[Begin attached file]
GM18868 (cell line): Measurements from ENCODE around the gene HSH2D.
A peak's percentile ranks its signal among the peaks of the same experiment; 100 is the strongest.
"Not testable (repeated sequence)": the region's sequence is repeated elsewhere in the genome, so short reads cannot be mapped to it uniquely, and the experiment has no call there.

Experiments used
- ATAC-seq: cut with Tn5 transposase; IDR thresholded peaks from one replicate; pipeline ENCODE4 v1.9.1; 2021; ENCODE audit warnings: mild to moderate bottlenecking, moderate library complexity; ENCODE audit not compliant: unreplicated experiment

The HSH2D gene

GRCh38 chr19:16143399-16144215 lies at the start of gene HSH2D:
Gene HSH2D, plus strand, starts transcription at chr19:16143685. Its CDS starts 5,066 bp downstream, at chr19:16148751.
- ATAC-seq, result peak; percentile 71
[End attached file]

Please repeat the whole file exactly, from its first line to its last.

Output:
GM18868 (cell line): Measurements from ENCODE around the gene HSH2D.
A peak's percentile ranks its signal among the peaks of the same experiment; 100 is the strongest.
"Not testable (repeated sequence)": the region's sequence is repeated elsewhere in the genome, so short reads cannot be mapped to it uniquely, and the experiment has no call there.

Experiments used
- ATAC-seq: cut with Tn5 transposase; IDR thresholded peaks from one replicate; pipeline ENCODE4 v1.9.1; 2021; ENCODE audit warnings: mild to moderate bottlenecking, moderate library complexity; ENCODE audit not compliant: unreplicated experiment

The HSH2D gene

GRCh38 chr19:16143399-16144215 lies at the start of gene HSH2D:
Gene HSH2D, plus strand, starts transcription at chr19:16143685. Its CDS starts 5,066 bp downstream, at chr19:16148751.
- ATAC-seq, result peak; percentile 71